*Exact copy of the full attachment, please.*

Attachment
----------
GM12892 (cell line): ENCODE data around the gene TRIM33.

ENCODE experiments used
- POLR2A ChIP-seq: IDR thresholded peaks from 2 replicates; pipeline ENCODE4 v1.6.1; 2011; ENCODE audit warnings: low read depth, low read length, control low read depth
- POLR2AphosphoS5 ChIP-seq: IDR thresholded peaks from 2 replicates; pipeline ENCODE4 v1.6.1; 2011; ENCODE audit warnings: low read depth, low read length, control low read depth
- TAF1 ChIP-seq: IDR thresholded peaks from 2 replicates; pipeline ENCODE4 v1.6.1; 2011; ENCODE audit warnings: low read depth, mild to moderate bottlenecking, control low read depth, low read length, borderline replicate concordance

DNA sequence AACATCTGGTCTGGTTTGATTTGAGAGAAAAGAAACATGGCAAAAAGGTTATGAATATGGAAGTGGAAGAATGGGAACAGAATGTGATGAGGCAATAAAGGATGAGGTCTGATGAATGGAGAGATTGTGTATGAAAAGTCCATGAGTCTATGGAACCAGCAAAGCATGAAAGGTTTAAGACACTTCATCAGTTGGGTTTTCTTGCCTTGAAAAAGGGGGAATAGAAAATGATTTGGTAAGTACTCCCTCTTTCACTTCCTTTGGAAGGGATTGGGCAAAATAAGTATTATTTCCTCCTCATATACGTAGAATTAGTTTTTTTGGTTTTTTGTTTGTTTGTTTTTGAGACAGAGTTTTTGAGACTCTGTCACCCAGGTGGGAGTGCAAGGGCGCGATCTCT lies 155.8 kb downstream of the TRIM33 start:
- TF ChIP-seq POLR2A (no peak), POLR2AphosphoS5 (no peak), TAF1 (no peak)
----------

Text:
GM12892 (cell line): ENCODE data around the gene TRIM33.

ENCODE experiments used
- POLR2A ChIP-seq: IDR thresholded peaks from 2 replicates; pipeline ENCODE4 v1.6.1; 2011; ENCODE audit warnings: low read depth, low read length, control low read depth
- POLR2AphosphoS5 ChIP-seq: IDR thresholded peaks from 2 replicates; pipeline ENCODE4 v1.6.1; 2011; ENCODE audit warnings: low read depth, low read length, control low read depth
- TAF1 ChIP-seq: IDR thresholded peaks from 2 replicates; pipeline ENCODE4 v1.6.1; 2011; ENCODE audit warnings: low read depth, mild to moderate bottlenecking, control low read depth, low read length, borderline replicate concordance

DNA sequence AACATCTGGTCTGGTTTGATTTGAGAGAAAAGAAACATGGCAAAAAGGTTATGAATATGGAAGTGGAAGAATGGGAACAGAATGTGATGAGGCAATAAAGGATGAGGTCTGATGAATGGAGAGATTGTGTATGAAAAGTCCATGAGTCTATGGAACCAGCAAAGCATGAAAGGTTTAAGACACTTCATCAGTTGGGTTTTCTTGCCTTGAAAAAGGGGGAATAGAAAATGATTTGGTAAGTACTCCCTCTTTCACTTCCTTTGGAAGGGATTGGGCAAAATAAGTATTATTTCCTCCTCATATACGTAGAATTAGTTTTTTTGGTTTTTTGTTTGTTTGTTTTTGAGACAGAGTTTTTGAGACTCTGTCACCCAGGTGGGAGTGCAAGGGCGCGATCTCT lies 155.8 kb downstream of the TRIM33 start:
- TF ChIP-seq POLR2A (no peak), POLR2AphosphoS5 (no peak), TAF1 (no peak)